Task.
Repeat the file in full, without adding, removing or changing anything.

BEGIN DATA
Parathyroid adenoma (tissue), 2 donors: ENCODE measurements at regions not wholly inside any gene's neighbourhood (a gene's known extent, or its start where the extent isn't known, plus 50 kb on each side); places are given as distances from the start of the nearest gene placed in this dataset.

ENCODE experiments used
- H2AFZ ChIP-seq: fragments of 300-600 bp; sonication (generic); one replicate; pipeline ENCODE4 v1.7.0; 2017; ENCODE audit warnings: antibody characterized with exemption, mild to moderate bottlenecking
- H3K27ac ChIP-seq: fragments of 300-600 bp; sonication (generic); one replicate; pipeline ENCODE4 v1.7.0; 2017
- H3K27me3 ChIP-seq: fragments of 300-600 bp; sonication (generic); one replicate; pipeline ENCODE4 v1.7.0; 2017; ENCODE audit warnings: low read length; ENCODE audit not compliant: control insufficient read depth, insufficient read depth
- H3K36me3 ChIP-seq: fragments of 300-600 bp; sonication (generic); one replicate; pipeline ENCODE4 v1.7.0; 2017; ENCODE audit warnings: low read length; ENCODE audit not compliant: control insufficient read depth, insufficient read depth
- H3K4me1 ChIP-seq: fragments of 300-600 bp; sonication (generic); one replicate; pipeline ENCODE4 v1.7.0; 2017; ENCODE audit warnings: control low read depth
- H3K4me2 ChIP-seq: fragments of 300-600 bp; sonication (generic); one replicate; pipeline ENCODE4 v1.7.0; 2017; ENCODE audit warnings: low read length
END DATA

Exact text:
Parathyroid adenoma (tissue), 2 donors: ENCODE measurements at regions not wholly inside any gene's neighbourhood (a gene's known extent, or its start where the extent isn't known, plus 50 kb on each side); places are given as distances from the start of the nearest gene placed in this dataset.

ENCODE experiments used
- H2AFZ ChIP-seq: fragments of 300-600 bp; sonication (generic); one replicate; pipeline ENCODE4 v1.7.0; 2017; ENCODE audit warnings: antibody characterized with exemption, mild to moderate bottlenecking
- H3K27ac ChIP-seq: fragments of 300-600 bp; sonication (generic); one replicate; pipeline ENCODE4 v1.7.0; 2017
- H3K27me3 ChIP-seq: fragments of 300-600 bp; sonication (generic); one replicate; pipeline ENCODE4 v1.7.0; 2017; ENCODE audit warnings: low read length; ENCODE audit not compliant: control insufficient read depth, insufficient read depth
- H3K36me3 ChIP-seq: fragments of 300-600 bp; sonication (generic); one replicate; pipeline ENCODE4 v1.7.0; 2017; ENCODE audit warnings: low read length; ENCODE audit not compliant: control insufficient read depth, insufficient read depth
- H3K4me1 ChIP-seq: fragments of 300-600 bp; sonication (generic); one replicate; pipeline ENCODE4 v1.7.0; 2017; ENCODE audit warnings: control low read depth
- H3K4me2 ChIP-seq: fragments of 300-600 bp; sonication (generic); one replicate; pipeline ENCODE4 v1.7.0; 2017; ENCODE audit warnings: low read length